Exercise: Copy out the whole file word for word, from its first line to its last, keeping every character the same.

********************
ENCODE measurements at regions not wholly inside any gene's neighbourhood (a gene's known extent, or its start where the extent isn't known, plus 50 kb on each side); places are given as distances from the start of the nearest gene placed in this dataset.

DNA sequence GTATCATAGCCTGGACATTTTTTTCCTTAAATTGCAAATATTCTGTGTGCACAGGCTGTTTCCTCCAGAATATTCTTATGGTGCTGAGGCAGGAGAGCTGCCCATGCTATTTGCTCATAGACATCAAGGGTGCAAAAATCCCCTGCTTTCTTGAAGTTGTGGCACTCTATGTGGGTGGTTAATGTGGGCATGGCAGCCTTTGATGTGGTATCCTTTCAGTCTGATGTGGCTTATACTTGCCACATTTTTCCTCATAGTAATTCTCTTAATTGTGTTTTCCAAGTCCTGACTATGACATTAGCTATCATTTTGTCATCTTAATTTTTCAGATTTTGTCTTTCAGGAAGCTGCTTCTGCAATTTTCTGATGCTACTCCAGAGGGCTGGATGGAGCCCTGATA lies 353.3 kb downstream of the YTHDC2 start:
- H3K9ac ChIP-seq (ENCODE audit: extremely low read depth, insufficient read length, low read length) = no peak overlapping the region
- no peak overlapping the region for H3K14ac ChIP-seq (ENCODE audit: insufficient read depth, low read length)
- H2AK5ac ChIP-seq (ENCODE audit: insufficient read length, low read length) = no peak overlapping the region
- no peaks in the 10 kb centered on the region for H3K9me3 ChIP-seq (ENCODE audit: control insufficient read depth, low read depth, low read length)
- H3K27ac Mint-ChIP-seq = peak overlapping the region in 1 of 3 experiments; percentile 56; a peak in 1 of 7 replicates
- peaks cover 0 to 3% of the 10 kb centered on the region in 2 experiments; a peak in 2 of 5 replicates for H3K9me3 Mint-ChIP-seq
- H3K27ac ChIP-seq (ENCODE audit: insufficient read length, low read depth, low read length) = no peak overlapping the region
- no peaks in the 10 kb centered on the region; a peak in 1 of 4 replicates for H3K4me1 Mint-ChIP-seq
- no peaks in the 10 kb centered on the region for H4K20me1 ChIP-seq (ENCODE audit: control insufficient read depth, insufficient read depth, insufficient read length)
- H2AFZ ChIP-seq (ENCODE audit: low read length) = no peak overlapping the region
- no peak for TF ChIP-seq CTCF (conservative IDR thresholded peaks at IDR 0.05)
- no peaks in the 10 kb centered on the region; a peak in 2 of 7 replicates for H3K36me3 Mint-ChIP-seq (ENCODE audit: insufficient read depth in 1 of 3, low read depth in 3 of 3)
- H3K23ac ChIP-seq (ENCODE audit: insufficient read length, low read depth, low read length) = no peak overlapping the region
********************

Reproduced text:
ENCODE measurements at regions not wholly inside any gene's neighbourhood (a gene's known extent, or its start where the extent isn't known, plus 50 kb on each side); places are given as distances from the start of the nearest gene placed in this dataset.

DNA sequence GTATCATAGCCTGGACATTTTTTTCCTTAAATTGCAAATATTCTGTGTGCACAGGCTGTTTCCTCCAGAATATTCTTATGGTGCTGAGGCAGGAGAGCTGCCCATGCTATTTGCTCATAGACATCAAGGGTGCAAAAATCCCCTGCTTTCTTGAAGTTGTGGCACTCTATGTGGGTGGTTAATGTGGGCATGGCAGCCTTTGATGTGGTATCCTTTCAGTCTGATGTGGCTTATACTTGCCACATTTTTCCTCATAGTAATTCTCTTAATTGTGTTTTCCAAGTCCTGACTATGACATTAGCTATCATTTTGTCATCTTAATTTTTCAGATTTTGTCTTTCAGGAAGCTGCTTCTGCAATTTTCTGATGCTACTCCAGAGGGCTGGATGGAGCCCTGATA lies 353.3 kb downstream of the YTHDC2 start:
- H3K9ac ChIP-seq (ENCODE audit: extremely low read depth, insufficient read length, low read length) = no peak overlapping the region
- no peak overlapping the region for H3K14ac ChIP-seq (ENCODE audit: insufficient read depth, low read length)
- H2AK5ac ChIP-seq (ENCODE audit: insufficient read length, low read length) = no peak overlapping the region
- no peaks in the 10 kb centered on the region for H3K9me3 ChIP-seq (ENCODE audit: control insufficient read depth, low read depth, low read length)
- H3K27ac Mint-ChIP-seq = peak overlapping the region in 1 of 3 experiments; percentile 56; a peak in 1 of 7 replicates
- peaks cover 0 to 3% of the 10 kb centered on the region in 2 experiments; a peak in 2 of 5 replicates for H3K9me3 Mint-ChIP-seq
- H3K27ac ChIP-seq (ENCODE audit: insufficient read length, low read depth, low read length) = no peak overlapping the region
- no peaks in the 10 kb centered on the region; a peak in 1 of 4 replicates for H3K4me1 Mint-ChIP-seq
- no peaks in the 10 kb centered on the region for H4K20me1 ChIP-seq (ENCODE audit: control insufficient read depth, insufficient read depth, insufficient read length)
- H2AFZ ChIP-seq (ENCODE audit: low read length) = no peak overlapping the region
- no peak for TF ChIP-seq CTCF (conservative IDR thresholded peaks at IDR 0.05)
- no peaks in the 10 kb centered on the region; a peak in 2 of 7 replicates for H3K36me3 Mint-ChIP-seq (ENCODE audit: insufficient read depth in 1 of 3, low read depth in 3 of 3)
- H3K23ac ChIP-seq (ENCODE audit: insufficient read length, low read depth, low read length) = no peak overlapping the region